Are you ready for a major earthquake? Do you know what to do during and after the shaking stops?
If the answer is no, then Community Emergency Response Team training (CERT) is for you. The 20-hour course will show you how to prepare yourself, your family and neighborhood for a natural or man-made disaster, and learn the skills that can make a huge difference in the aftermath of a serious event.
CERT Communications Chief, Kevin Slovick, says “Many people in our community are afraid of earthquakes and major disasters. They do not know what they would do. That is where the motto “Don’t be Scared… Be Prepared!” comes from. By learning about disasters, how to prepare for them, and how to respond to them, you can overcome your fear.”
CERT training covers:
- Emergency and earthquake preparedness;
- Small fire suppression;
- Handling utilities (knowing when and how to turn them off);
- Light search and rescue;
- Disaster first aid;
- Medical triage operations;
- Shelter in place procedures;
- Hazardous materials and the CERT;
- Terrorism - what CERT does & does not do;
- Disaster psychology and giving comfort to victims;
- CERT organization and introduction to the Incident Command System (handling documentation, logistics, planning, operations, administration);
- Communications – How CERT will relay information.
There is also training in CART - County Animal Response Teams, radio communications, and first aid classes.
Gil Patton, the Martinez CERT chairman, said that everyone should take the training.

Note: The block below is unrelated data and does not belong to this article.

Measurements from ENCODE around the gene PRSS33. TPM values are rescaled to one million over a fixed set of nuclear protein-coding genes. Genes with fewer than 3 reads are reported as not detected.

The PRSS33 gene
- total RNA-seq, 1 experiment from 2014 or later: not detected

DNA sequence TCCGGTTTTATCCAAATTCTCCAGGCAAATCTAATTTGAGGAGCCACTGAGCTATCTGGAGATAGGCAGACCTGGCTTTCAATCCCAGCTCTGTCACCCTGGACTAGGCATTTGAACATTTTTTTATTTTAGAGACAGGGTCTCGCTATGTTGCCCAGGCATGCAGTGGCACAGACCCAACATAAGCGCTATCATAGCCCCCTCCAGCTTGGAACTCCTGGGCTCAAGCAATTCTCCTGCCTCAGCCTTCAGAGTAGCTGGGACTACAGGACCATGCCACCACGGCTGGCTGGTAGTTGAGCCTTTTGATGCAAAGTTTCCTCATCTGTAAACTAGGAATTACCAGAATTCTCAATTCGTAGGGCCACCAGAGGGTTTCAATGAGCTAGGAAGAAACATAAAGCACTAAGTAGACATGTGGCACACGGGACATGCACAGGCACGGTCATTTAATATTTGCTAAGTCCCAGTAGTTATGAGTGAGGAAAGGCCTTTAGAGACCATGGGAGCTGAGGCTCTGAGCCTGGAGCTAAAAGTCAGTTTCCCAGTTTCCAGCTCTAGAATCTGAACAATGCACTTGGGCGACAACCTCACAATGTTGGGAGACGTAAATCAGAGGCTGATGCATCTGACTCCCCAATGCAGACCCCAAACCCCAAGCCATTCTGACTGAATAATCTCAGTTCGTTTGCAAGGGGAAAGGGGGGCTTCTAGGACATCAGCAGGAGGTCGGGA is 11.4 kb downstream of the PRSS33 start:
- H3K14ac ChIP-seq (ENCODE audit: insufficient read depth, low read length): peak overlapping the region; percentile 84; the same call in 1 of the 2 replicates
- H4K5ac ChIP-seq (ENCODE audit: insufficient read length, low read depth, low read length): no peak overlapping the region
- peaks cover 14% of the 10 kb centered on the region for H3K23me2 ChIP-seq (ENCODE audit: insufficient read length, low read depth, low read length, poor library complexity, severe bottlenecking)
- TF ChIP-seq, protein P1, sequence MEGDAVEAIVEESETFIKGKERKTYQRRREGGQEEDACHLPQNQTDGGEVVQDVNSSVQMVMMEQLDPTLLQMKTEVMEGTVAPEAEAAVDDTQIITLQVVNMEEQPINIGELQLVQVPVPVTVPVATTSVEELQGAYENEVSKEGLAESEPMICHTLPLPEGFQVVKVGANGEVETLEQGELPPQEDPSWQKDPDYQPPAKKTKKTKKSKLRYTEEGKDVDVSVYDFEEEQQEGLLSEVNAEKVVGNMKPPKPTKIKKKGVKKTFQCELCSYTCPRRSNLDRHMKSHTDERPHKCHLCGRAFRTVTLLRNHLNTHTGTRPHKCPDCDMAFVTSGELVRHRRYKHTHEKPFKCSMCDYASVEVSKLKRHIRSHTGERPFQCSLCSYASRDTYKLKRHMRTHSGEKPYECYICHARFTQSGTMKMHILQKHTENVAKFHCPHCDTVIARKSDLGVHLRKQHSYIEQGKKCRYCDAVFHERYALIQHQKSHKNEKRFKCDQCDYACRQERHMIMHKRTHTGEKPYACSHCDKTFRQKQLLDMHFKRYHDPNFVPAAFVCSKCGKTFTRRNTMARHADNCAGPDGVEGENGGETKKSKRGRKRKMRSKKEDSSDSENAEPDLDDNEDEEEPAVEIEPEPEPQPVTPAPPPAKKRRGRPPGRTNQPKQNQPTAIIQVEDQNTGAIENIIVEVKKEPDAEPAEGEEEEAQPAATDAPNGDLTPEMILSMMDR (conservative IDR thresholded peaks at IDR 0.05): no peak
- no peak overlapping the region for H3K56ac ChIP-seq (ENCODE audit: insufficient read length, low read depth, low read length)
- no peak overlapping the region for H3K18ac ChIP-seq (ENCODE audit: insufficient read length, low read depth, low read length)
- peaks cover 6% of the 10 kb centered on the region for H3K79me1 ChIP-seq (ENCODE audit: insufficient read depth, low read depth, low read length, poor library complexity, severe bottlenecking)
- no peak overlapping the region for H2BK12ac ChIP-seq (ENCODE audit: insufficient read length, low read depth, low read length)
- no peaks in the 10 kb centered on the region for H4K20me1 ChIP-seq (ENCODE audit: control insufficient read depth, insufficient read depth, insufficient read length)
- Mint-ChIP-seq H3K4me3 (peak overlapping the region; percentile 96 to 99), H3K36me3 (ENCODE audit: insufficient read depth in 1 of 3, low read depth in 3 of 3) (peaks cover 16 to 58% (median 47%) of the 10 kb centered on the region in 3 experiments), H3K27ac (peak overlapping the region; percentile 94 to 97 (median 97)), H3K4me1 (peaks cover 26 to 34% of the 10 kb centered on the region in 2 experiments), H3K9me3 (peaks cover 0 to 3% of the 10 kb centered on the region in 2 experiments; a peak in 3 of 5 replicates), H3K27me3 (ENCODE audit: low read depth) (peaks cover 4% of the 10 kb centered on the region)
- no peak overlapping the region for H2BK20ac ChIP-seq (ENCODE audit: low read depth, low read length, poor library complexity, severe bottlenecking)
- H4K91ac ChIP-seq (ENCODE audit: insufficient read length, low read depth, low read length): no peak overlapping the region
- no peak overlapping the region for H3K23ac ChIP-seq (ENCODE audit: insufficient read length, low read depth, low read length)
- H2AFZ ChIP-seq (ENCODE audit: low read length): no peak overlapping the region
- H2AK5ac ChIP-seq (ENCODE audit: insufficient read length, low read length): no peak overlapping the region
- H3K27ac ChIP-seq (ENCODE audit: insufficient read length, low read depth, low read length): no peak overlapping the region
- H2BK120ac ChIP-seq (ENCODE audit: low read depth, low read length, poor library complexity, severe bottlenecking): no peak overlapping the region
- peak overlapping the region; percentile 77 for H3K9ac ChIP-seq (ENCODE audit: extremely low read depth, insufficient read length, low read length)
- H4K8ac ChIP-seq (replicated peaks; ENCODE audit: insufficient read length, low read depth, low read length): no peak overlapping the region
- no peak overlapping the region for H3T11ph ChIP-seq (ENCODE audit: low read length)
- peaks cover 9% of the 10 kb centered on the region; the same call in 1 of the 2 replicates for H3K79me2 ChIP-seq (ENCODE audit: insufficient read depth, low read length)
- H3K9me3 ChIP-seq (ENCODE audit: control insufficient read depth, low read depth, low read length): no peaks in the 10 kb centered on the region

“You never know when you would be the only one there to help save someone else,” he said. “An ounce of prevention is worth more than a pound of cure. Anyone who cares about their community should take the course and the leadership training.”
CERT volunteers work with the Martinez Police Department during various kinds of emergencies, according to need.
“CERT takes its direction from the city through the police department,” Patton said. “In a disaster, the first responders might be overwhelmed and might call for assistance from people trained to help. That is where CERT comes in.”
He said duties could range from simple crowd control to responding to fires, trapped victims, and setting up medical operation areas.
“I have a great appreciation for the CERT board’s dedication, and the dedication of all the CERT members that have taken the time to seek the training to help out our community in a disaster,” said Lt. Aaron Roth, the police department’s CERT liason officer.
CERT classes begin Sept. 22 and 25 at the Contra Costa Animal Shelter, 4800 Imhoff Place. To register, go to http://martinezcert.org or contact the CERT program administrators at email@example.com or Lt. Aaron Roth at firstname.lastname@example.org.